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Roundup: The School Year Begins

Life isn’t supposed to be easy. Makes it all worthwhile if there’s a bit a struggle, the reward at the end much more satisfying. School has started again and so districts still must shake out the cobwebs that have built up over the summer. Operations, like life, will never run as smooth as intended. Take for instance how the Kansas City Public School District terminated its contract with Daye Transportation in response multiple buses being pulled from service after surprise inspections.

“It does put you at an alarming concern because they are carrying our kids to and from school,” said Sgt. Bill Lowe of the Missouri Highway Patrol. “We want to make sure these buses are safe because they are carrying our precious cargo.” Eight of the buses were pulled out of service because of serious violations that included problems with emergency back doors, problems with stop arms and low tread on the tires. Another eight buses had minor problems that were fixed following the inspection allowing them to continue to be in service. Only three of the 19 buses fully passed inspection. “This is obviously something we can’t accept. The safety of our kids is obviously paramount,” said KCPS spokeswoman Natalie Allen. “Ultimately, we’re really happy the Transit Authority is doing their job and our kids weren’t on the buses that were deemed unsafe.”

For Omaha Public Schools, the start of school has seen an unprecedented number of busing delays, which have been markedly worse than usual, stranding kids at bus stops and requiring parents to pitch in on drop-off duty. Superintendent Mark Evans voiced frustration with Student Transportation of America. “We expected a few glitches, maybe, because it’s the start of the school year, but we did not expect to have this level,” Evans said. “We’re paying a lot of money, and we expect better service for it.” The busing contract cost OPS $22.3 million during the 2014-15 school year. More recent figures were not immediately available. In a statement, STA spokeswoman Lynette Viviani said the company was “working around the clock with OPS and other officials to rectify this situation” and asked for patience. She pointed to a nationwide bus driver shortage and said it’s been especially difficult filling jobs in Omaha. A new regulatory requirement also has lengthened the time it takes for bus drivers to get certified after being trained, she said. Evans said in past years that there have been some driver shortages. At the beginning of August, STA didn’t indicate any major problems, but the night before school was set to resume, the company revealed it was down a significant number of drivers. Some drivers who had agreed to work earlier in the year may not have shown up, OPS officials said. Currently, there was a reported shortage of 65 drivers, leaving some routes unassigned. Other buses showed up late to bus stops and schools. In past years, driver shortages at the start of the school year may have totaled 30, OPS officials said. “Clearly, we wish we would have found out before this week,” Evans said.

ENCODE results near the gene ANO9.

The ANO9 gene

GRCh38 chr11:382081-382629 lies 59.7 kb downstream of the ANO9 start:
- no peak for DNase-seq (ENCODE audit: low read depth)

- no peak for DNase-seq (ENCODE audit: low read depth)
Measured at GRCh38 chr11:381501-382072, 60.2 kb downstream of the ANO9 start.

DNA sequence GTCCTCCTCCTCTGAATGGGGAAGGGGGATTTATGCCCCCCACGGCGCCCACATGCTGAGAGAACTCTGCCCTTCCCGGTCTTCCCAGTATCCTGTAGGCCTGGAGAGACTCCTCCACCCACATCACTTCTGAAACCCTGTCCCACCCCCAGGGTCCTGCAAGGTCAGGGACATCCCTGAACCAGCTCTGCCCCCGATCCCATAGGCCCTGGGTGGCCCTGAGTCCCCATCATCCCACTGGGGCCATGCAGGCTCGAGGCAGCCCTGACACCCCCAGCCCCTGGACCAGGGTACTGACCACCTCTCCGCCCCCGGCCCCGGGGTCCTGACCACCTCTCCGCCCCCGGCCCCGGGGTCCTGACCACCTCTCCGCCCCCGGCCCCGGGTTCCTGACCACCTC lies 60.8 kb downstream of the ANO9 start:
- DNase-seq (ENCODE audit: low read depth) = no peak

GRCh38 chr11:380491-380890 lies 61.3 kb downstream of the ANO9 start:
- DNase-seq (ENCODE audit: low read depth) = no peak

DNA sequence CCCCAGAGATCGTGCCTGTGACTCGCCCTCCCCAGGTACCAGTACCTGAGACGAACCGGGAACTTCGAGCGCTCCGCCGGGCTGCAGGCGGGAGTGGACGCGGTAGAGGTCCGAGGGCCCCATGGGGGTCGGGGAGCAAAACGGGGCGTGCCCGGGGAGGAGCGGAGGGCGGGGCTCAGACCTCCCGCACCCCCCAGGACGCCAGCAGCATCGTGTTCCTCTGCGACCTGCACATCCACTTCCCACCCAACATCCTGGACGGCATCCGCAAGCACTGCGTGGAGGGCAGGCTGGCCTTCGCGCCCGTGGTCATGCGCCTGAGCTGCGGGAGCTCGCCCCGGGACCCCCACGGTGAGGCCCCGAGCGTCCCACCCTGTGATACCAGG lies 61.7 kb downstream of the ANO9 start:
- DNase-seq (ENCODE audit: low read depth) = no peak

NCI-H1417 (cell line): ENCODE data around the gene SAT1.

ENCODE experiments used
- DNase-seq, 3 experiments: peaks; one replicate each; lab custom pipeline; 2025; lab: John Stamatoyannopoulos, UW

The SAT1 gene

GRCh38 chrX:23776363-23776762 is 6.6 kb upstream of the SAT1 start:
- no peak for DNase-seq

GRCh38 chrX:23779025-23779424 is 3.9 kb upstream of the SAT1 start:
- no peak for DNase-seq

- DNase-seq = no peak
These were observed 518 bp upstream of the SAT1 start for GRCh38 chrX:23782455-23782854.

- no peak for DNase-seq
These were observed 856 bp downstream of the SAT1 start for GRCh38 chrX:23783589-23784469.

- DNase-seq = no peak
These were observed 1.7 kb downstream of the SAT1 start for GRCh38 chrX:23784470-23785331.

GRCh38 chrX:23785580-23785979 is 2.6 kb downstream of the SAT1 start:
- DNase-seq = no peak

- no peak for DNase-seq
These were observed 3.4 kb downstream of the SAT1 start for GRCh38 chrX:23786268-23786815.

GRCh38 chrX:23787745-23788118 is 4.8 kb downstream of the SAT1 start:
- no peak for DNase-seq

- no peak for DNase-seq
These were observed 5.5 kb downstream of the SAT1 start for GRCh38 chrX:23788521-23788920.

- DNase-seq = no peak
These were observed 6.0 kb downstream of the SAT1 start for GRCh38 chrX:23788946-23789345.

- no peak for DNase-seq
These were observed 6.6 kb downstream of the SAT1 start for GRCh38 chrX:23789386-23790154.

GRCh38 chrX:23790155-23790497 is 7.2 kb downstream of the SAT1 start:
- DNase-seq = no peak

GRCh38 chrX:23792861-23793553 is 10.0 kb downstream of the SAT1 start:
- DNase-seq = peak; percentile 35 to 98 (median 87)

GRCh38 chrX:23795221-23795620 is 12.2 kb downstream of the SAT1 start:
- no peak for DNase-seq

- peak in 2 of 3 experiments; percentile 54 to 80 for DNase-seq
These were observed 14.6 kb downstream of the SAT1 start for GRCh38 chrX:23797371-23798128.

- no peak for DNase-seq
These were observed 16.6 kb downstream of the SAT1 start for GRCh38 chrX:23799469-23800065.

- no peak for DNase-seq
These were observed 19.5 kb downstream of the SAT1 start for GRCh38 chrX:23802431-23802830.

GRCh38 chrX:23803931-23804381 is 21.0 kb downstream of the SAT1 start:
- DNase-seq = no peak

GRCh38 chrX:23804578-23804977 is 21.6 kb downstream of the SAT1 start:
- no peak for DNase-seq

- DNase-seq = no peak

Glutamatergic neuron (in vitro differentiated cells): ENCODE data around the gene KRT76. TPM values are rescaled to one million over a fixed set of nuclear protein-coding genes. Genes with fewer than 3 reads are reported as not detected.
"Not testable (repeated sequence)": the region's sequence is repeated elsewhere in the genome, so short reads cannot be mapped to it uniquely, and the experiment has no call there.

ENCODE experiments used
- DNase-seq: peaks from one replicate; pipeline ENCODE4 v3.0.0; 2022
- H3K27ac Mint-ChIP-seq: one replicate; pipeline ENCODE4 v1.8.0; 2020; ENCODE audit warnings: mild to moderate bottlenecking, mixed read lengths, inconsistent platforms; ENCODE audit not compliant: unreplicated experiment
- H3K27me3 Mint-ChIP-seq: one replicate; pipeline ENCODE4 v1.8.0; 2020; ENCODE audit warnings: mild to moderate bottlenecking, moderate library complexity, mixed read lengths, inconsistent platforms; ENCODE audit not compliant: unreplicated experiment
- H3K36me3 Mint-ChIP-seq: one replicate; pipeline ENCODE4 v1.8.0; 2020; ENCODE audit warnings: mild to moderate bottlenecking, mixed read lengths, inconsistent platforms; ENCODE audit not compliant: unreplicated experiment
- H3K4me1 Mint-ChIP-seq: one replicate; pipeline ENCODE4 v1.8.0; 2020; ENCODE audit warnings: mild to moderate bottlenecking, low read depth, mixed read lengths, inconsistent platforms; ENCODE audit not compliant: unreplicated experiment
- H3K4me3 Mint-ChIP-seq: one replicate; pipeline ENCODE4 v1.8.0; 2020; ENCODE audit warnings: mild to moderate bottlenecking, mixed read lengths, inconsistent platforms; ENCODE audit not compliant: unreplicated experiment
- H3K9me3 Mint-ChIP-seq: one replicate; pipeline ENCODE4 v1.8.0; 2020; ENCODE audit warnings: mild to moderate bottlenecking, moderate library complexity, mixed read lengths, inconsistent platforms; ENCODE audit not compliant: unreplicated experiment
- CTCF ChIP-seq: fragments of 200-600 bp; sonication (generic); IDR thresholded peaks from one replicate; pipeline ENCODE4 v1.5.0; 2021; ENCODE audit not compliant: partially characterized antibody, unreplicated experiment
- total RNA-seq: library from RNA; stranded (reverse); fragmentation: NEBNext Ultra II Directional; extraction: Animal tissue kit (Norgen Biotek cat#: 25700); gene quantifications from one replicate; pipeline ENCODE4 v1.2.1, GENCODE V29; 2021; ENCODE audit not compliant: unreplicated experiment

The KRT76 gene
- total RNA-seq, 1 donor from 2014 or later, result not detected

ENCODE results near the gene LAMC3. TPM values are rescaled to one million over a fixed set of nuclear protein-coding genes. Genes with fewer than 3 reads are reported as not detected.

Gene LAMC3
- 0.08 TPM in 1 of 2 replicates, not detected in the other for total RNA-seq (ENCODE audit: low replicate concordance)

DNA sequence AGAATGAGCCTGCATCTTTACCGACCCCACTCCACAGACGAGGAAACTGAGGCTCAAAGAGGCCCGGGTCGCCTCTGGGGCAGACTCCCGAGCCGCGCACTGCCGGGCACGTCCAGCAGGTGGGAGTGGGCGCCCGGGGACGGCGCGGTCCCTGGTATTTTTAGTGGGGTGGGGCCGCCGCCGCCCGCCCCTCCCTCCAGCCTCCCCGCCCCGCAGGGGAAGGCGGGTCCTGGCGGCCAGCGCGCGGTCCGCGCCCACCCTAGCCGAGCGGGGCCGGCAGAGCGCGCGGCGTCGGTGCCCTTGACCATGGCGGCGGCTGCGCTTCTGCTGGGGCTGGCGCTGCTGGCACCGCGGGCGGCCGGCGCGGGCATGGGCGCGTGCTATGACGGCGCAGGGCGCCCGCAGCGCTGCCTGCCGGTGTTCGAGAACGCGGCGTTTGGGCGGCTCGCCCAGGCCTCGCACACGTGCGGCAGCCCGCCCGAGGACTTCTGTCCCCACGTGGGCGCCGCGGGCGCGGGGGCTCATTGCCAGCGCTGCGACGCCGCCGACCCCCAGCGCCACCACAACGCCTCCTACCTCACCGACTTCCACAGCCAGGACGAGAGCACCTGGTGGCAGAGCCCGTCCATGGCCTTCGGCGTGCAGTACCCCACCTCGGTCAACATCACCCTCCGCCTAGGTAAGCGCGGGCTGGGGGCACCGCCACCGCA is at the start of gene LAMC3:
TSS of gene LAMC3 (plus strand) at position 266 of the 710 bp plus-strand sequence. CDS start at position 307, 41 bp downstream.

To shift gears, perhaps towards saving the planet, it has been reported that the Commonwealth of Massachusetts is going to spend $1.4 million to fund a pilot program that will test the viability of using electric school buses from Lion Bus. The money will benefit four school systems within the state and includes electric charging stations for the buses. The state’s Department of Energy Resources expects each bus to save nearly 23,000 gallons of fuel annually while providing a zero emissions environment for the school children on board. “Massachusetts schools are leading the way by testing clean and resilient energy technology that will reduce greenhouse gas emissions in the transportation sector,” Gov. Charlie Baker said. “This innovative project will also reduce fuel costs and aid our commitment to a cleaner future for the Commonwealth.”

Every person possesses a tiny voice that lets them know whether or not their behavior is right or wrong. Most people choose to listen to that voice. A small fraction of humanity, however, does not adhere to the advice given by that voice of reason. Perhaps they ignore the voice. Perhaps that voice doesn’t even exist. In either case, this tiny portion of the population can ruin a perfectly normal day, such as the start of school. Take for instance, 58-year-old David Scott, who by all means should know that one does not walk up to a bus stop and flash his junk at students and passing motorists. Scott’s internal voice of reason was out to lunch as it was reported walked up to a Florida bus stop, pulled down his pants and began shaking his hips at everyone who was around. He was arrested and charged with Exposure of Sexual Organ. It turned out that Scott was arrested for doing the exact same thing at another location. The suspect is currently in jail and awaiting sentencing.

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